Trade The Journey

Trade The Journey

The Fed raises by Twenty-five basis Points!

Top of the Morning Fed!

This week, the Fed rate announcement was on my mind as it was for everyone else involved in the markets. The consensus was for a twenty-five-basis increase with a small probability of a pause in rate hikes. I traded during the last rate hike announcement and press conference and it didn’t do well but that didn’t stop me from trying again.

This time, I decided to watch the position through the statement release and press conference. Most of the movement that occurred in my position happened while Chairman Powell was speaking. This time I set a profit target and when it was reached, I closed the position, marking my first profitable trade in several months.

I must admit that it felt good to have a winning trade. With the winning trade, I broke even with the last losing trade. I’ll talk more about the trade in the trade strategy section or you can click here.

Economy

The only event on everyone’s mind was the Fed’s announcement of the rates and press conference. The market, through interest rate swaps, forecasted an increase of twenty-five basis points with over a sixty percent probability. Initially, most analysts were convinced that the Fed would raise rates by fifty basis points but that was before several banks collapsed and the first sign of strain emerged in the banking system.

The week prior to the Fed’s announcement, undeterred by the pending collapse of Credit Suisse, the European Central Bank raised rates by fifty basis points citing inflation as the more serious fight long term. The Fed had a significant dilemma on its hands, is further tightening warranted as things begin to break due to higher rates? Usually, I begin with the first economic data report released but this week I feel that the rate decision held precedence over the other reports, so I begin with the rate decision first.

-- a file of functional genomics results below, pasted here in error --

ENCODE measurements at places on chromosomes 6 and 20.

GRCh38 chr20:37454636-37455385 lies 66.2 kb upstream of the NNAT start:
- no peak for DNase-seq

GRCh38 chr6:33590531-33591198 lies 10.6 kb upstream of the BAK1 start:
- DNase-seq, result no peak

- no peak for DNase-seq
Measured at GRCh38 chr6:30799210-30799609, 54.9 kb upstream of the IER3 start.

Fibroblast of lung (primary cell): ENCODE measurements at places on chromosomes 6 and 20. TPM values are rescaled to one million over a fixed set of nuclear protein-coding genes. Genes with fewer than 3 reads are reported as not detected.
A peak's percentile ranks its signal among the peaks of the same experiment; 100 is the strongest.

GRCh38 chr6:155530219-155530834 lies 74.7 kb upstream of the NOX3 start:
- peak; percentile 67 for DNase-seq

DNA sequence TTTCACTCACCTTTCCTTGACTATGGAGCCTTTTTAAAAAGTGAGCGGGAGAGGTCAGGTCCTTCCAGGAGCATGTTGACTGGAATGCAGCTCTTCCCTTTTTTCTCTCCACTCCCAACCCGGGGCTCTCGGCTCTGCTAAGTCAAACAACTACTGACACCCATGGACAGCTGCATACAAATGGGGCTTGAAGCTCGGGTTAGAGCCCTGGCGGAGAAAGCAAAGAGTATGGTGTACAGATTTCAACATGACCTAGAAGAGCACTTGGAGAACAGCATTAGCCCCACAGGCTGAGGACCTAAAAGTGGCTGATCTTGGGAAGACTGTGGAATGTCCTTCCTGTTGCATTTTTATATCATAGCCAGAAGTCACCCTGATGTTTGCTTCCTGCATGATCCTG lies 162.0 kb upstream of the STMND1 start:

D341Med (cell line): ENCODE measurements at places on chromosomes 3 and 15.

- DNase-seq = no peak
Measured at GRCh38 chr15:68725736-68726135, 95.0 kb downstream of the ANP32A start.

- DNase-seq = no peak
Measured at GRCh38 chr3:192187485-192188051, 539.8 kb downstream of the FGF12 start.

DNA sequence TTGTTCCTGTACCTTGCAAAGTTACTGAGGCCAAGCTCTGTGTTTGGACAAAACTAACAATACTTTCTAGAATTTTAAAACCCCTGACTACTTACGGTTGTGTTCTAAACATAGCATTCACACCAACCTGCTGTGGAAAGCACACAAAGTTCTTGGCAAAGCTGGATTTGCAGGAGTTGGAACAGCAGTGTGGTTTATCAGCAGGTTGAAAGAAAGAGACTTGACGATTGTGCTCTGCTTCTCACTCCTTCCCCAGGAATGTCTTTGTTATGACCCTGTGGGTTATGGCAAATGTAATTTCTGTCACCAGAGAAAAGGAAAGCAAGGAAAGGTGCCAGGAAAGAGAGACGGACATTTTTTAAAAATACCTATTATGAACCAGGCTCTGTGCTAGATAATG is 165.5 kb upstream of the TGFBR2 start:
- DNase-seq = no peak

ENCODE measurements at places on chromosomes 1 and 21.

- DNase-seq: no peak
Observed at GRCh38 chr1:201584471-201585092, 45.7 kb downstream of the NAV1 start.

The Fed decided to increase rates by twenty-five basis points, which was in line with the forecast. The target range for the federal funds rate was raised to 4-3/4 to 5 percent. In their statement, they cited that the labor market remains strong, and inflation is still well above its target. The Fed also will maintain its’ balance sheet runoff, although the runoff was temporarily disrupted due to the liquidity disbursements to banks.

At the press conference, Chairman Powell addressed the recent developments in the banking sector.  The Federal Reserve created the Bank Term Funding program to assist banks facing liquidity challenges. The discount window from which banks can borrow was also mentioned as another avenue for Banks to shore up liquidity. With the recent collapse of several banks and higher rates, the Fed acknowledged that tighter credit conditions will assist the Fed along with some policy firming which may be enough to quell inflation.